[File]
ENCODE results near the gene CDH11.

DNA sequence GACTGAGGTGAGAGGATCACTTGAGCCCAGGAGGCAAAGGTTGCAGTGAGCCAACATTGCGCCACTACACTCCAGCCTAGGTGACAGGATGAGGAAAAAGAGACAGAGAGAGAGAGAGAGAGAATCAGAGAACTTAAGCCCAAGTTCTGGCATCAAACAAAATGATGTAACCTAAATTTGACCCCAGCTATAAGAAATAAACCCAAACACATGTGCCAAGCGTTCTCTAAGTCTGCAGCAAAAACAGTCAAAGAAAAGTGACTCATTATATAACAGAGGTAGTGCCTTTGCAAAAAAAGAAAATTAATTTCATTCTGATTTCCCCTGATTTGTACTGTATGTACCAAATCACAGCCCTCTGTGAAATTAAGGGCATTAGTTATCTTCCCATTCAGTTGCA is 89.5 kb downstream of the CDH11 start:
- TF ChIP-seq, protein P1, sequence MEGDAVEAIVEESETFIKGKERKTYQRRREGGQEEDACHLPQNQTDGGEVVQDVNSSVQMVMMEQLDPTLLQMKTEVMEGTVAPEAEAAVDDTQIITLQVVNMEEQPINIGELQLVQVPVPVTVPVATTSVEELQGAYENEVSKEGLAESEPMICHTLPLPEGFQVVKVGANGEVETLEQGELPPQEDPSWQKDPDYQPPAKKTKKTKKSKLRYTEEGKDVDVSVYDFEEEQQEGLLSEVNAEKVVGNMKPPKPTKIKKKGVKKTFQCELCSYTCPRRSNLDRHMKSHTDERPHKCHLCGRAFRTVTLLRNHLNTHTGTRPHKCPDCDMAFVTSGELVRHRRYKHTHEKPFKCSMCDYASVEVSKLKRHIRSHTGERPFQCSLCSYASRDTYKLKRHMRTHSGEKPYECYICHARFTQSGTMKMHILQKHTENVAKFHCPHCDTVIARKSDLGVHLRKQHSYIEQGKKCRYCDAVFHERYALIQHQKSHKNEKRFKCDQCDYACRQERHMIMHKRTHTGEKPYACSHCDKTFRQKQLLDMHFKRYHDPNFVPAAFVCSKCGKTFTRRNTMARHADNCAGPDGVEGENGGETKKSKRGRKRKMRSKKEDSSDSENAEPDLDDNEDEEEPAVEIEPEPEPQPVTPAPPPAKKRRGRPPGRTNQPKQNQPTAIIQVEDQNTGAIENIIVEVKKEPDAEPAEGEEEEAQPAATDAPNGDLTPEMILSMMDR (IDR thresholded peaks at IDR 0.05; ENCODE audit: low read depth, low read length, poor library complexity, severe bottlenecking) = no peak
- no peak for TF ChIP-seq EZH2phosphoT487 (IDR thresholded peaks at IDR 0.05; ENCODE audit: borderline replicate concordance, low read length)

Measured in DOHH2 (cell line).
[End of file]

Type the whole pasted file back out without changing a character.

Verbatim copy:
ENCODE results near the gene CDH11.

DNA sequence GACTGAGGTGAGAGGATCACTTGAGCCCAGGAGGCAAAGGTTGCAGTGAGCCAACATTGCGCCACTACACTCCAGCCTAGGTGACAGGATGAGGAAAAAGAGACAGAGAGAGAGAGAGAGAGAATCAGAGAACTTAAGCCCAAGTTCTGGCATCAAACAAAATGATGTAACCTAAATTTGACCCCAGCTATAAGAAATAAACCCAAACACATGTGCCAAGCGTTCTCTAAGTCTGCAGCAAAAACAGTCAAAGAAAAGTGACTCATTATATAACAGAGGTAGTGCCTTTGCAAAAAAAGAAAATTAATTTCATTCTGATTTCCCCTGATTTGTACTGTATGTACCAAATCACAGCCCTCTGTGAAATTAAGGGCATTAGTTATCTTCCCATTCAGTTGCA is 89.5 kb downstream of the CDH11 start:
- TF ChIP-seq, protein P1, sequence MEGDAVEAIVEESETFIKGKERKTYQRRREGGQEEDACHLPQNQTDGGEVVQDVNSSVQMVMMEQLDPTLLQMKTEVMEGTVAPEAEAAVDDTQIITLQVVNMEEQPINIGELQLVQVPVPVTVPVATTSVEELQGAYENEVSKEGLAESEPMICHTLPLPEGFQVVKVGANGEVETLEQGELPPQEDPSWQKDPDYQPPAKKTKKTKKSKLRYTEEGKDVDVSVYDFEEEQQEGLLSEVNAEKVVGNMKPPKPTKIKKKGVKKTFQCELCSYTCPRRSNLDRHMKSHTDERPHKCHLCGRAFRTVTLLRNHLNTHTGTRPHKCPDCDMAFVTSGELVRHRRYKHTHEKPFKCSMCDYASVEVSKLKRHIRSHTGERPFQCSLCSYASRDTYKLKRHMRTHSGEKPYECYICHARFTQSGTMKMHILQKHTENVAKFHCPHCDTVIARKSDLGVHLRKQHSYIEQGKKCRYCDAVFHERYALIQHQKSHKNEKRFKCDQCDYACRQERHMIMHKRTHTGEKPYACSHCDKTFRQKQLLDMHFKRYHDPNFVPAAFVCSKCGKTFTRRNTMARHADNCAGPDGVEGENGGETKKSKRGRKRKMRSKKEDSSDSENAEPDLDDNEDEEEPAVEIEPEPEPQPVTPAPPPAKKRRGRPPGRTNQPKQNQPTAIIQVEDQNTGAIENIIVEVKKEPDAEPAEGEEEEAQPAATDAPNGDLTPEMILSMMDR (IDR thresholded peaks at IDR 0.05; ENCODE audit: low read depth, low read length, poor library complexity, severe bottlenecking) = no peak
- no peak for TF ChIP-seq EZH2phosphoT487 (IDR thresholded peaks at IDR 0.05; ENCODE audit: borderline replicate concordance, low read length)

Measured in DOHH2 (cell line).